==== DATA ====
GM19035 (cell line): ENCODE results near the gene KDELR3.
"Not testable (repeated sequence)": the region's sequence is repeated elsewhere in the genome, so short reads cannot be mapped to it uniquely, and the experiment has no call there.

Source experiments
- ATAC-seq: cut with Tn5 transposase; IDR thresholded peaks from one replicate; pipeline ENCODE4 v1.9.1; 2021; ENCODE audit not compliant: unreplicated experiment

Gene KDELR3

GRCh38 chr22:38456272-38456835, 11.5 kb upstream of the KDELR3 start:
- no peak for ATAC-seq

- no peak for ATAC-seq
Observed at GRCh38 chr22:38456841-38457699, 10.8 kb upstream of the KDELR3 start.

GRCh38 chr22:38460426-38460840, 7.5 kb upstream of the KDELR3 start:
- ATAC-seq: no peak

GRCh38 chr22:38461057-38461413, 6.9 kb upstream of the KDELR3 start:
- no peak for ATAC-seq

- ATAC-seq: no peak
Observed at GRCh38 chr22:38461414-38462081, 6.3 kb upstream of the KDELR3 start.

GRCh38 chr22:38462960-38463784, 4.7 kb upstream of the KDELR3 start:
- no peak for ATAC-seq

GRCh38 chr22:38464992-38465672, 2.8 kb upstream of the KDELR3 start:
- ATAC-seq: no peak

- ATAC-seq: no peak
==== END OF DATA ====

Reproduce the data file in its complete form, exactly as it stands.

GM19035 (cell line): ENCODE results near the gene KDELR3.
"Not testable (repeated sequence)": the region's sequence is repeated elsewhere in the genome, so short reads cannot be mapped to it uniquely, and the experiment has no call there.

Source experiments
- ATAC-seq: cut with Tn5 transposase; IDR thresholded peaks from one replicate; pipeline ENCODE4 v1.9.1; 2021; ENCODE audit not compliant: unreplicated experiment

Gene KDELR3

GRCh38 chr22:38456272-38456835, 11.5 kb upstream of the KDELR3 start:
- no peak for ATAC-seq

- no peak for ATAC-seq
Observed at GRCh38 chr22:38456841-38457699, 10.8 kb upstream of the KDELR3 start.

GRCh38 chr22:38460426-38460840, 7.5 kb upstream of the KDELR3 start:
- ATAC-seq: no peak

GRCh38 chr22:38461057-38461413, 6.9 kb upstream of the KDELR3 start:
- no peak for ATAC-seq

- ATAC-seq: no peak
Observed at GRCh38 chr22:38461414-38462081, 6.3 kb upstream of the KDELR3 start.

GRCh38 chr22:38462960-38463784, 4.7 kb upstream of the KDELR3 start:
- no peak for ATAC-seq

GRCh38 chr22:38464992-38465672, 2.8 kb upstream of the KDELR3 start:
- ATAC-seq: no peak

- ATAC-seq: no peak